Fund investors and advisors often ask me two things about sustainable investing. One has to do with the definition: What exactly is meant by sustainable investing? The second has to do with the availability of appropriate funds: Are there enough viable choices to build a diversified sustainable portfolio?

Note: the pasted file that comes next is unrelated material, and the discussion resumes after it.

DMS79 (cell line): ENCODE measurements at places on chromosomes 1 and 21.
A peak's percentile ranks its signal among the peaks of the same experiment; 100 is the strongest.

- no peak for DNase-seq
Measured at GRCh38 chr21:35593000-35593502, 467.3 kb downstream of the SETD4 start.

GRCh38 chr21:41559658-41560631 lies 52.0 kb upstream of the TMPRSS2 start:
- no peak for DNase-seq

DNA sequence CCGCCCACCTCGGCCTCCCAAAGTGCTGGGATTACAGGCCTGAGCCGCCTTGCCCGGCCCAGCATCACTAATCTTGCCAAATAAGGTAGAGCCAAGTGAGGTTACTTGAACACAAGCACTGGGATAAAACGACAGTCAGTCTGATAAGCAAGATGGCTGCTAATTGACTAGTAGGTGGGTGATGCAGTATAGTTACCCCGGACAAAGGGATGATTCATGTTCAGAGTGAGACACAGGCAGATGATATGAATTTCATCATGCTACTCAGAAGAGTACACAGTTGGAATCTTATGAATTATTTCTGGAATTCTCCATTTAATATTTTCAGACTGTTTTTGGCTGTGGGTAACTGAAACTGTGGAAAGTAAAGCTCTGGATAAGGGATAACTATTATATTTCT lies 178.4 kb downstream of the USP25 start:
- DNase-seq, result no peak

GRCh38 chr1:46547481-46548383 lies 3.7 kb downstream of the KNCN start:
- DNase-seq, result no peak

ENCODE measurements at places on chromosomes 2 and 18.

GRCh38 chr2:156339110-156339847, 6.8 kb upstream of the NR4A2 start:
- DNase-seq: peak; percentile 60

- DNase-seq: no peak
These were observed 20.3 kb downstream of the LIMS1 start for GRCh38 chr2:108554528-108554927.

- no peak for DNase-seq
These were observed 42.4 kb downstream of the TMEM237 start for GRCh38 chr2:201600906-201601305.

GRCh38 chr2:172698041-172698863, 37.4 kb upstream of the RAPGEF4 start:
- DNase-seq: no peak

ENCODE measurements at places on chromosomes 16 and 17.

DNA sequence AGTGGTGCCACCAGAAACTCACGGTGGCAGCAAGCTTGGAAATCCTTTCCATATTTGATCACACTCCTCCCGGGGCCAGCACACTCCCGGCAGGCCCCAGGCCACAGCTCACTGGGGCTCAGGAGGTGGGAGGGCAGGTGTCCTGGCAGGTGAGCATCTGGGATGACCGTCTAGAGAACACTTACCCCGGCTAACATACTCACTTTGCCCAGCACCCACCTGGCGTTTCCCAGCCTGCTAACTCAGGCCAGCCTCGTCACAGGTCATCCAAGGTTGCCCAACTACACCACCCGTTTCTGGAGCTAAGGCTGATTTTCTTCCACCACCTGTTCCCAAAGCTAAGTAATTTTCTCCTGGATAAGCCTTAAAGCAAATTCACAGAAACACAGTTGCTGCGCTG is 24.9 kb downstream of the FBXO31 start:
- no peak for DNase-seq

First, let’s talk definition. I view sustainable investing as any approach that includes environmental, social, and corporate governance, or ESG, criteria and their impact anywhere in the investment process. Sustainable investing is often equated, simply, with values-based investing, but values-based investing, in principle, is a more general concept that can describe any instance of a portfolio built to align with any set of investor values. Historically, for example, investors wanting to avoid profiting from “sin” have avoided tobacco, alcohol, and gambling stocks in their portfolios. Yet sin-stock avoidance has little to do substantively with sustainable investing, except that they are each examples of values-based investing. Sustainable investing is values-based, because at its core is the belief that publicly traded companies should be good stewards of the environment, great places to work, producers of safe and useful products, and governed with integrity and a long-term perspective. It also includes impact—the idea that investors have a role to play in encouraging the development of sustainable attributes in public companies, and the related idea that companies can be part of the solution to environmental and societal problems, which in turn can contribute to greater long-term sustainability for the overall financial system and global economy. Sustainable investing is also relevant to fixed-income, focused on investing in bond issuers with the same sustainability attributes that investors seek in companies, and, specifically, on fixed-income instruments that fund environmental and societally beneficial projects. Values-based investing, in general, makes no claim about investment performance, except perhaps by conceding some willingness to accept lower returns. One way to think about it is that values-based investors receive emotional and expressive benefits from investing in accordance with their values, and these benefits offset the slightly lower utilitarian benefit they may receive from their investment returns. By limiting the investment universe, a values-based investor risks tracking error, perhaps higher volatility, and lower returns. That said, values-based portfolios in the mutual fund world generally have performed on par with conventional funds over the past couple of decades and the use of increasingly sophisticated ways to mitigate tracking error makes me think they’ll continue to avoid relinquishing much performance. Sustainable investing makes a stronger case for investment performance than values-based investing generally. That’s because sustainable investing is not only values-based, it is also, in the words of the CFA Institute, value-driven. In other words, incorporating ESG into the investment process can be a positive driver of returns. A growing body of research, both by academics and professional asset managers, suggests that companies that are practicing the sustainable values I just described tend to be good long-term investments. That’s why so many asset managers are incorporating ESG criteria into their processes. To use one recent research example, Bank of America Merrill Lynch just issued a report showing that companies with poor sustainability performance—those scoring lower in an ESG analytical framework—were more likely to go bankrupt over a five-year horizon, more likely to experience large share-price declines, and more likely to have increased earnings volatility. Better sustainability performers were more likely to become higher-quality stocks and to have better three-year returns.I’ve been keeping track of mutual funds and exchange-traded funds that have an intentional focus on sustainable investing. I started out with funds that are tagged as “socially conscious” in the Morningstar database. This tag is applied to any fund that, by prospectus, applies any values-based criteria or theme. In searching through the prospectuses of these funds, I identified those that describe an explicit focus on sustainable investing, ESG, or related themes. Based on my criteria, I found, as of midyear, 187 open-end mutual funds and ETFs in the United States that practice sustainable investing. Of these, 141 are open-end funds and 46 are ETFs. Many of them are relatively young, with 76 not having reached their three-year anniversaries. Thirty-five funds were launched in 2016 and another dozen in the first half of 2017. Overall, these funds cover 36 different Morningstar Categories. While investors obviously can’t choose from many thousands of funds, as they can if they are looking for a standard investment, there is a sufficient number of sustainability-focused funds with good track records to build a competitive portfolio.Four out of five have Morningstar Sustainability Ratings of 4 or 5 globes, compared with only one third of funds overall that have those ratings. And of those 57 funds, 24 have Morningstar Ratings for funds of 4 or 5 stars. Out of all the sustainable funds on my list (including those with lower Sustainability Ratings and those with no rating, mostly bond funds), 42% have Morningstar Ratings of 4 or 5 stars, while only 26% have Morningstar Ratings of 1 or 2 stars. Although not a torrent by any means, investors continue to put money into sustainable funds. So far this year, the group has experienced an estimated $2.9 billion in net flows, which is on pace to top the group’s $4.8 billion in net flows for all of 2016. Parnassus funds continue to dominate net flows, as they did in 2016, with an estimated $1.7 billion in the first half of 2017, most of it going to Parnassus Endeavor , which ranks in the top percentile of the large-growth Morningstar Category for the trailing one, three, five, and 10 years. After such a strong performance run, the fund has had a tough time finding bargains to put all its new cash to work, plus manager and firm founder Jerome Dodson is near retirement, so it currently has a Morningstar Analyst Rating of Neutral. It’s in the large-growth category’s bottom quartile for the year through June. Silver-rated Parnassus Mid-Cap has taken in $550 million so far this year, and its first-half return places comfortably in the top quartile of the mid-blend category. Among international equity funds, the highest net flows in the first half belonged to Domini Impact International Equity , subadvised by Wellington Management, that also had a year-to-date return that was best in the foreign large-value category. Bronze-rated TIAA-CREF Social Choice Bond is taking in the most flows from the fixed-income side. Its first-half return beat the Bloomberg Barclays US Aggregate Bond Index by 0.59%. Investors can choose from 187 intentional sustainable investment open-end mutual funds and ETFs in 39 different Morningstar categories, which are on pace to garner a record amount of assets this year. Performance is fine by most standards. These funds are generally doing what they claim to be doing, based on the Morningstar Sustainability Rating, and performance is fine by most standards. As the universe of intentional sustainable investing funds continues to grow, gather assets, and perform well, it is becoming easier for investors and advisors to build portfolios around the concept of sustainability, a topic I’ll address in greater detail in future columns.